# In practice the general ump can be simplified by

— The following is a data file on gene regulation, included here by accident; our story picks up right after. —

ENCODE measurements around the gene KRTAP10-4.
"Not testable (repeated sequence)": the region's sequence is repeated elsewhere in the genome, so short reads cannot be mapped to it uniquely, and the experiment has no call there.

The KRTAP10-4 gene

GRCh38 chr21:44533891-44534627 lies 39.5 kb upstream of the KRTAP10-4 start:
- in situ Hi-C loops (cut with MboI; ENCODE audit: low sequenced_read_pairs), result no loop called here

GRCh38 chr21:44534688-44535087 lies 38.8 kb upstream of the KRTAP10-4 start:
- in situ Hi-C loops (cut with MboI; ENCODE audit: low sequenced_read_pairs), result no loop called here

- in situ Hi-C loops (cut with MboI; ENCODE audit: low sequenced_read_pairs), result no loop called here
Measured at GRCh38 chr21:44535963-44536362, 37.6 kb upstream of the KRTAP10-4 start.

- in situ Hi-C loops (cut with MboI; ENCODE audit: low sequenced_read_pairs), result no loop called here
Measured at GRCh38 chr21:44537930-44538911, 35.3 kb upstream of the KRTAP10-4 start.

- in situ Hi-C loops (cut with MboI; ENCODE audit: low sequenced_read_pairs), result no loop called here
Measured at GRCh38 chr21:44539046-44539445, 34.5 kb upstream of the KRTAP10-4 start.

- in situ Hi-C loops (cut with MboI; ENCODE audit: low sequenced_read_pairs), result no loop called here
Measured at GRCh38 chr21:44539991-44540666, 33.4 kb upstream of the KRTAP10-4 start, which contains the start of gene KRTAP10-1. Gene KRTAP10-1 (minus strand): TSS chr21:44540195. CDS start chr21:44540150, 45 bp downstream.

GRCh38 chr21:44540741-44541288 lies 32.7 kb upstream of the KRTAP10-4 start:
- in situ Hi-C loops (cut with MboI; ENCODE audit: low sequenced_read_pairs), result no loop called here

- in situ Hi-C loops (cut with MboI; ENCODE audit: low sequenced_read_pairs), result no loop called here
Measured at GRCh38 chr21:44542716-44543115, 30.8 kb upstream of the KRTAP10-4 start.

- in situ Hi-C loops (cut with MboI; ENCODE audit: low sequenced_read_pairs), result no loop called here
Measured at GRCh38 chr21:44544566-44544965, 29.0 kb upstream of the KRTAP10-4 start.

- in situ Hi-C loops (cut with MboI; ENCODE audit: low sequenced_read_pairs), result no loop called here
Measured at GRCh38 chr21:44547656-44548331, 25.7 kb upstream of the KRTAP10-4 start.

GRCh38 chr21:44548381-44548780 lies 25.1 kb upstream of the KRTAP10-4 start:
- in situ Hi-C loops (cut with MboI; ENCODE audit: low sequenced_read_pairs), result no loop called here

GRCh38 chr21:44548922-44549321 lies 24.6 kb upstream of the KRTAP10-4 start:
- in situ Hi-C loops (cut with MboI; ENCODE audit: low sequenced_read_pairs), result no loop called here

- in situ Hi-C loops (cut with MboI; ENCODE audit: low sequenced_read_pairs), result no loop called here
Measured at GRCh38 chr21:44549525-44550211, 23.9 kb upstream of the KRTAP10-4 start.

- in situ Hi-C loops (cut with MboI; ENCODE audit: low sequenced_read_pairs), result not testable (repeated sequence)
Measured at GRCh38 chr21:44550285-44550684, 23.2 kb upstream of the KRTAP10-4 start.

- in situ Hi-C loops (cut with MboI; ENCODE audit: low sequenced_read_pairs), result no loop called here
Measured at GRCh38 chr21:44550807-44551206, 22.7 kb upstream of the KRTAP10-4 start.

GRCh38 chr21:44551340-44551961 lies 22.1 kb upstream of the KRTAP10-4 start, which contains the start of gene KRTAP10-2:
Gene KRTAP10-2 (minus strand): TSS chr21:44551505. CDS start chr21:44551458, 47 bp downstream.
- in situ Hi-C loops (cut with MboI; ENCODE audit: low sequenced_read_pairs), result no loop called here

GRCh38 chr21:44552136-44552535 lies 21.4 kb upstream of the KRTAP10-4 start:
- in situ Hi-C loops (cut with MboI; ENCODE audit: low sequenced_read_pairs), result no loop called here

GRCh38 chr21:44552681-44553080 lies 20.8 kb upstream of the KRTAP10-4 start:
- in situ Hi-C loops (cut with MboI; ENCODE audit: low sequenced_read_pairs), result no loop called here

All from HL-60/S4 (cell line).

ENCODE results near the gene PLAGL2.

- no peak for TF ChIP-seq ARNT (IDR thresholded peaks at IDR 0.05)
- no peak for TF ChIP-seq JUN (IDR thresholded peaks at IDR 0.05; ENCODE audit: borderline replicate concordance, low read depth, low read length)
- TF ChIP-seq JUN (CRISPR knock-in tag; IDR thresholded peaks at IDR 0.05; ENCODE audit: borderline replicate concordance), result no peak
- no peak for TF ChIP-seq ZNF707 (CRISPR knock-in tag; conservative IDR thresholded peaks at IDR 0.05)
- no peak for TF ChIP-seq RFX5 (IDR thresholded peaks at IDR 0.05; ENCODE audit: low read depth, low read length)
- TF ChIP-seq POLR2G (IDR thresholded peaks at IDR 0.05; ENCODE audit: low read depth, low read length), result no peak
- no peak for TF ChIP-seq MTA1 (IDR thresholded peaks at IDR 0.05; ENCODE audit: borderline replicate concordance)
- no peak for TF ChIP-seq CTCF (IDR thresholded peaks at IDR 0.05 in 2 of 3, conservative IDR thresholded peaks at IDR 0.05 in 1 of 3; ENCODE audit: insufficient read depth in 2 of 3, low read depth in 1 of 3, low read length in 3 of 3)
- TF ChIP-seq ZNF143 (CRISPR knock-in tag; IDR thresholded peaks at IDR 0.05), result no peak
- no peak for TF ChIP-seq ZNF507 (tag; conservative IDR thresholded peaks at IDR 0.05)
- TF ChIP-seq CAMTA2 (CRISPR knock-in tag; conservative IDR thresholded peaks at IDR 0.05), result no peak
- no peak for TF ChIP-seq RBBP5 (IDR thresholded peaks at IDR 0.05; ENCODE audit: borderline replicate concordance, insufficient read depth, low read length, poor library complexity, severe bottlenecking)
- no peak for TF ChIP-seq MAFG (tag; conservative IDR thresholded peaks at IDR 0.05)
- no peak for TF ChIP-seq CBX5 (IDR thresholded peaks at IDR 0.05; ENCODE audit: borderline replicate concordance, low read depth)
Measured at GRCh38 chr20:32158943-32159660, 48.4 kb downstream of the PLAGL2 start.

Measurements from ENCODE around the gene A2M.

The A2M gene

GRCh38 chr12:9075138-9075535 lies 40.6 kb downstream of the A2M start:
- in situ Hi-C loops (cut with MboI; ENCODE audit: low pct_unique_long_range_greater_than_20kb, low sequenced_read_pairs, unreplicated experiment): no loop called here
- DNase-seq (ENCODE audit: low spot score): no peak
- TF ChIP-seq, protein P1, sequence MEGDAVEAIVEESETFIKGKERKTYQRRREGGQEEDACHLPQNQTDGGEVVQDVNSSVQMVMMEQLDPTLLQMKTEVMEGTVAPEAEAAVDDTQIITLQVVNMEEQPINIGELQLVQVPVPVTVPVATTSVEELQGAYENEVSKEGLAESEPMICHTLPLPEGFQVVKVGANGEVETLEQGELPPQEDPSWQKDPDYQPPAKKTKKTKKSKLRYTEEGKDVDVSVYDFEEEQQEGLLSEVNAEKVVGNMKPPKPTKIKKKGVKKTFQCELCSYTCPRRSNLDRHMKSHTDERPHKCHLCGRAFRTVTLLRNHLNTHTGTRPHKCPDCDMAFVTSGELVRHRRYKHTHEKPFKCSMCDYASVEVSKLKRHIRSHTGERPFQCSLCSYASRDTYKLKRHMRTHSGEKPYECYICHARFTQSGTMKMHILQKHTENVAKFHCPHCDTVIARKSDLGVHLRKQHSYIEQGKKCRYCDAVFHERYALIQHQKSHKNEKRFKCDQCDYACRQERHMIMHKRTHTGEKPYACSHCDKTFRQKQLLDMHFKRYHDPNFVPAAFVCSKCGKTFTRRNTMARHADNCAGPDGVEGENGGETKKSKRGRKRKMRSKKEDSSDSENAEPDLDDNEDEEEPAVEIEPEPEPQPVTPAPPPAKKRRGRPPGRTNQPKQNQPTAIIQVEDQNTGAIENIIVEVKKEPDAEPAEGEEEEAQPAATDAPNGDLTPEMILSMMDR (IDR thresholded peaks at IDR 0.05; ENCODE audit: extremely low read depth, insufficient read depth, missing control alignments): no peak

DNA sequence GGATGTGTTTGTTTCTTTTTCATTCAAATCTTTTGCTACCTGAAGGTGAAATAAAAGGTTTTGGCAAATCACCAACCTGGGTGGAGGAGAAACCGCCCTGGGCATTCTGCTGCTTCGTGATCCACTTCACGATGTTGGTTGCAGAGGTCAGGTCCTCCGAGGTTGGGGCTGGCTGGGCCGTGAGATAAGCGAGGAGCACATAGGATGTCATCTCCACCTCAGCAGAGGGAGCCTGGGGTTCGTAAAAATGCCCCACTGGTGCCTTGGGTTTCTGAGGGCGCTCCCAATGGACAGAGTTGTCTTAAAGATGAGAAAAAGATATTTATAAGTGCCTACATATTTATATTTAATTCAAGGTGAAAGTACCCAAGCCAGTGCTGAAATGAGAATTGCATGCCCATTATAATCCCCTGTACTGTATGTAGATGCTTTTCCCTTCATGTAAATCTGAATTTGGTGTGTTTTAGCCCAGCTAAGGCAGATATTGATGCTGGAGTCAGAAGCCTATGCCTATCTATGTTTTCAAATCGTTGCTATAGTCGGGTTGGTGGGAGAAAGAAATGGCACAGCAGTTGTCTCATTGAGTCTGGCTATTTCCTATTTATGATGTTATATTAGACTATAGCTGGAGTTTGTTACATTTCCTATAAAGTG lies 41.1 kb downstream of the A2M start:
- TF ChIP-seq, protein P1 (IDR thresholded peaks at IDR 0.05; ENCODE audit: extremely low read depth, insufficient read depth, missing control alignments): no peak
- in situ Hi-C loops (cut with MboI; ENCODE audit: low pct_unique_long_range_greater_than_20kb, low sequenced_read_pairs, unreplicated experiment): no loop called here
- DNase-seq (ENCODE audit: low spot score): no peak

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Unformatted text preview: for each animal can be checked in any order. Below, we do it in reverse order: , , , ,⏟ ,⏟ , ⏟[ 6 ECO 204 CHAPTER 3 Utility Maximization Problems (this version 2012-2013) University of Toronto, Department of Economics (STG). ECO 204, S. Ajaz Hussain. Do not distribute. For the general soon. 6 UMP we would have to check eight separate cases6 (ouch)! Not to worry – we’ll see a short cut In the tree below: 7 ECO 204 CHAPTER 3 Utility Maximization Problems (this version 2012-2013) University of Toronto, Department of Economics (STG). ECO 204, S. Ajaz Hussain. Do not distribute. , , , Propose: , , Propose: , , , Propose: , Propose: , , , , Propose: , Propose: , , , , , , Propose: Propose: Propose: Propose: Propose: Propose: Propose: Propose: Check Check Check Check Check Check Check Check 8 ECO 204 CHAPTER 3 Utility Maximization Problems (this version 2012-2013) University of Toronto, Department of Economics (STG). ECO 204, S. Ajaz Hussain. Do not distribute. Very rarely in ECO 204 will we have to do a UMP which requires checking so many cases. In fact, as we show below, in almost all UMPs in ECO 204 the consumer has monotone preference which greatly simplifies the calculations. Before we show the simplification, let’s derive some general results about consumer choice and behavior (these results hold for any utility function even when the consumer perceives all goods to be “bad”). What are the parameters in the general UMP? Well: , ⏟ , , (, , [ ) ⏟] [ [ ⏟] Since we don’t know the actual utility function we can’t write down its parameters7. That said, the other parameters and variables of the general UMP are: Variables (What you’re solving for) Parameters (What you’re given as constants) Utility parameters (N/A for arbitrary function) , , , , , ,, , From chapter 1 you understand that a change in any parameter (most likely) changes the optimal solutions (, , , , ). From chapter 1 you know that from the KT conditions: ) and the optimal objective ( ⏟( , ) ⏟[ [ ⏟] ⏟ Thus, changes in get: are equivalent to changes in [ ⏟] ⏟ . We can now apply the envelope theorem on the function to By the 3 steps of the envelope theorem (review these; it’s helpful to compare and contrast with constrained revenue maximization problems in chapter 1): (, 7 For example, if we knew that ) or [ then the utility function parameters would be , . 9 ECO 204 CHAPTER 3 Utility Maximization Problems (this version 2012-2013) University of Toronto, Department of Economics (STG). ECO 204, S. Ajaz Hussain. Do not distribute. Applying steps ❷ and ❸ of the envelope theorem to each of the parameters gives us the following general results (you really need to know how we go this -- reason this out for yourself): Impact on due to a small change in income: ⏟ From the KT conditions remember that cannot be negative (in what kind of problems can the be negative?). This result tells us that with a higher income (and after optimal readjustment) the consumer’s utility either increases or stays the same but can’t go down (see graphical example below). More money, more (or same) happiness . 2 1 In Wolfram Alpha type: plot u=2log(q1)+q2^0.5) from q1=0,10 q2=0,10 Impact on due to a small change in price of good 1 : ⏟⏟ From the KT conditions remember that cannot be negative and that (with the current consumption set) the quantities must be non-negative. This result tells us that with a higher price of good 1 (and after optimal readjustment), the consumer’s utility either decreases or stays the same but can’t go up. This means for example, an excise tax on good 1 can’t make you better off (see graphical example below): 10 ECO 204 CHAPTER 3 Utility Maximization Problems (this version 2012-2013) University of Toronto, Department of Economics (STG). ECO 204, S. Ajaz Hussain. Do not distribute. 2 1 In Wolfram Alpha type: plot u=q1 + 0.5log(q2) from q1=0,10 q2=0,10 Impact on due to a small change in price of good 2: ⏟⏟ From the KT conditions remember that cannot be negative and that (with the current consumption set) the quantities must be non-negative. This result tells us that with a higher price of good 2 (and after optimal readjustment), the consumer’s utility either decreases or stays the same but can’t go up. This means for example, an excise tax on good 2 can’t make you better off (see graphical example below): 1 2 In Wolfram Alpha type: plot u=(q1^0.3...
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